As I’ve mentioned before, time-travel films have logical paradoxes aplenty. Most typically the grandfather paradox where changing the past eliminates the time-travel trip ever taking place.
The standard solution to this is that the time traveler didn’t really change history, she just created a parallel world. In the old world, everything remains as it was; the happy ending is for the new timeline.
This doesn’t always work. Some movies, such as The Black Knight, have other logical problems. The horror film The Caller (2011) which I caught last weekend has someone changing the protagonist’s past and affecting the protagonist’s present—so it’s definitely history being changed, not world-line jumping.
A bigger problem, as I noted at the link, is that it doesn’t work dramatically. Take Against Time, in which a drunken, broken-down Robert Loggia travels back in time to stop his teenage self from causing a tragedy. After he succeeds, his personal history changes so he never makes the trip; instead he makes an unrelated trip at the end of the film, showing his new alt.self is happy, healthy and contented.
If all he did was create a parallel world, then somewhere out there in the old timeline he’s still drunken, broken-down and miserable. In that timeline, his younger self will still make a stupid mistake that gets two dozen kids, including his own son, killed. Nothing’s changed.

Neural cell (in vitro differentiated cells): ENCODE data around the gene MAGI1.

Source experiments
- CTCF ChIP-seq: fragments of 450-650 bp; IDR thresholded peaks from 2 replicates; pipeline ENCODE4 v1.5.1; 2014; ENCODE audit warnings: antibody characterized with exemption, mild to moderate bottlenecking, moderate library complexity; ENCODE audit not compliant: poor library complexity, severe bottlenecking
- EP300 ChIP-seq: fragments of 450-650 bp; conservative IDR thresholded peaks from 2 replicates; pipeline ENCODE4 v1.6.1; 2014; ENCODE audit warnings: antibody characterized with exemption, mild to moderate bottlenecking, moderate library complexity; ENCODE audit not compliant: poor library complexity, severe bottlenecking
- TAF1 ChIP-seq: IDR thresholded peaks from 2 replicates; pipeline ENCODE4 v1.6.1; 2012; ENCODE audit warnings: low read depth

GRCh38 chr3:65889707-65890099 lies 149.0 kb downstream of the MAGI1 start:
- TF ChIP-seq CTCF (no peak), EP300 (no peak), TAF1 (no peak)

Dramatically speaking that just doesn’t work. It might work in fiction, but it definitely doesn’t when I’m actually seeing the characters up on the screen, flesh-and-blood rather than printed words. I want Loggia to heal himself. I want him to avert the tragedy. If it’s just a new timeline it’s a cheat.
Likewise, if all the cast of Terminator 2: Judgment Day did was create a new timeline without the machines (of course T3 subsequently made it clear they hadn’t beaten Skynet anyway), that’s a good thing (millions of people live without going to Skynet’s death camps) but it’s still much less satisfying. It’s the problem Larry Niven raised in his short story “All the Myriad Ways”—if every action creates multiple timelines then you accomplish nothing—it’s just random luck which timeline you wound up in (as Crisis on Two Earths points out).
It’s similar to my reaction to Family Man when I realized Cage’s kids were erased from existence when he left the magically created alternate world. I wouldn’t have batted an eye if it happened in a book, but on-screen they’re so real ….
So unless a film specifically invokes parallel worlds, I’m going to assume there aren’t any. Paradox or not, history changed. Screw logic, movies work better that way.